If you want to find a fragrant vine that blossoms for several weeks, check out the Madagascar jasmine. Although it's not a true jasmine, the fragrance of the blossoms smells very similar to the real plant. Save the seed pods when they get tan and shriveled, and plant them the next growing season. Each pod carries hundreds of seeds, so usually one pod is enough for a successful planting.
Things You'll Need
Madagascar jasmine seeds
Plastic cover/clear plastic bag
Fill a planting container with equal parts of damp peat moss and perlite and smooth it out. Save a small amount to sprinkle over the seeds later.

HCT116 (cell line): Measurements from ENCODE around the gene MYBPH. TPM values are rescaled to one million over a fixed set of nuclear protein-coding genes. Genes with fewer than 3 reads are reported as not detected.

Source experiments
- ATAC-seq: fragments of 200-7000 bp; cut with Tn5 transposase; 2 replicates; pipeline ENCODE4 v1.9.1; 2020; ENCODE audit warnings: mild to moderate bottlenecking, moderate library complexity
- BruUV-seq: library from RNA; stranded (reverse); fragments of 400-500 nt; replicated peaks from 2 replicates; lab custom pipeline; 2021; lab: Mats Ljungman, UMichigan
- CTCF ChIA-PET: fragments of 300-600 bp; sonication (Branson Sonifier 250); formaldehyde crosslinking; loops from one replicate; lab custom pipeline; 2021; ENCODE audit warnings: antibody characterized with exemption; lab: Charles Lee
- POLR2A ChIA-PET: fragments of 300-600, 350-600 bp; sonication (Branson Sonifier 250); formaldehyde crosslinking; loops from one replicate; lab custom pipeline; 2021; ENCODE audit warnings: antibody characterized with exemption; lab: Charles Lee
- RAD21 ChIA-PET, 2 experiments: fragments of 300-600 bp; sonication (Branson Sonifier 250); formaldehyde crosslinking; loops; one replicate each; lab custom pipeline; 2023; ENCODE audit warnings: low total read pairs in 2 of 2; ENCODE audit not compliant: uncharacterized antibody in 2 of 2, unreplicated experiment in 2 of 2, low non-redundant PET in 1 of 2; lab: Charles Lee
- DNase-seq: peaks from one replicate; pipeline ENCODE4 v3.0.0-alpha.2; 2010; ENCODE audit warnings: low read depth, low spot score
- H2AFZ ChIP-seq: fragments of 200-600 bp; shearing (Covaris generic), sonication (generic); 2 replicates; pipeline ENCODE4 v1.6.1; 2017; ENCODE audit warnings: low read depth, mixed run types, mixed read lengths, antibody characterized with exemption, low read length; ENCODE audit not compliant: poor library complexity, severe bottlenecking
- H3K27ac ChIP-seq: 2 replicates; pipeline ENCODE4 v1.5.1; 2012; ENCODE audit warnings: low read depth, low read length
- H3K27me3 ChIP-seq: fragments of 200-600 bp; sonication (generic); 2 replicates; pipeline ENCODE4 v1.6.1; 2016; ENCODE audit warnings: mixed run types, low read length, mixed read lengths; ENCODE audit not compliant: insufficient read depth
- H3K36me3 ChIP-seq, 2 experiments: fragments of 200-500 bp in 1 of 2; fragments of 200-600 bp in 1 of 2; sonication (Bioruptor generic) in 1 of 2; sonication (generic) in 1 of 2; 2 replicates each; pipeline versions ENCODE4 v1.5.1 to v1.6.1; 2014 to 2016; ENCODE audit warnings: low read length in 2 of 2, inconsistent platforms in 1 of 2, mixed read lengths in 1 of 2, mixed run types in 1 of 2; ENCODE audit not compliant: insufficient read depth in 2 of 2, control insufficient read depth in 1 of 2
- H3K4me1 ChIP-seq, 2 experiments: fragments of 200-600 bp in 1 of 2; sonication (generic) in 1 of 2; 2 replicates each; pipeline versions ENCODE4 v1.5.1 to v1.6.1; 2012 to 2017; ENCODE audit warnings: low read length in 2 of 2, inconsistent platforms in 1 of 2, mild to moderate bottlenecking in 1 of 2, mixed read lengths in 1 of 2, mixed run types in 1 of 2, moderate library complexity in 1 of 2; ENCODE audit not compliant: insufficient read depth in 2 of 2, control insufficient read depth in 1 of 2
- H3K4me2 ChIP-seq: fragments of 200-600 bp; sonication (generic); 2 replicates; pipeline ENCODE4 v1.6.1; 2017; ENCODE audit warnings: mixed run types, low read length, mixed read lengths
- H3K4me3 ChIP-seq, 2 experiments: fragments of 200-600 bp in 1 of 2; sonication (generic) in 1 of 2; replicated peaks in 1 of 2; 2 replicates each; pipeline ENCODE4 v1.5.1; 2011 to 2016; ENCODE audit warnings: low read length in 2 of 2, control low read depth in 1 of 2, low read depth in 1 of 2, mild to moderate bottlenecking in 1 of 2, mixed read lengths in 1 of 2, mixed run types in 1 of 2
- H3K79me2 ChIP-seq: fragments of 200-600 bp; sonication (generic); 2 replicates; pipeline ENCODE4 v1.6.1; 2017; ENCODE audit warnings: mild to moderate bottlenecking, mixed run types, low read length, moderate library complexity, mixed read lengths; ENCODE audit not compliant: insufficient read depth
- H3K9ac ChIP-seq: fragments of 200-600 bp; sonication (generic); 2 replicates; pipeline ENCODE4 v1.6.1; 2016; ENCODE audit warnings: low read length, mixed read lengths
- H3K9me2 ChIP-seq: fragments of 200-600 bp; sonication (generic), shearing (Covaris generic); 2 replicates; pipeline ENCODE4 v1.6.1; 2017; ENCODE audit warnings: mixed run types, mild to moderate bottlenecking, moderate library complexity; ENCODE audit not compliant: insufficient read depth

Sprinkle the seeds on the surface of the planting medium, keeping them 1 inch apart in all directions.
Cover the seeds with more of the same planting mixture so that they are just covered (typically about 1/16 inch).
Cover the container with a plastic cover or clear bag and place in a warm spot such as the top of a refrigerator where the soil will stay between 75 and 80 degrees Fahrenheit.
Remove the covering when the seeds sprout, and keep the soil moist but not water-logged by watering every other day.
Transplant the Madagascar jasmine seedlings to larger pots when they reach 3 inches in height, or plant them outside in a partly shady spot when the temperatures are consistently above 70 degrees Fahrenheit.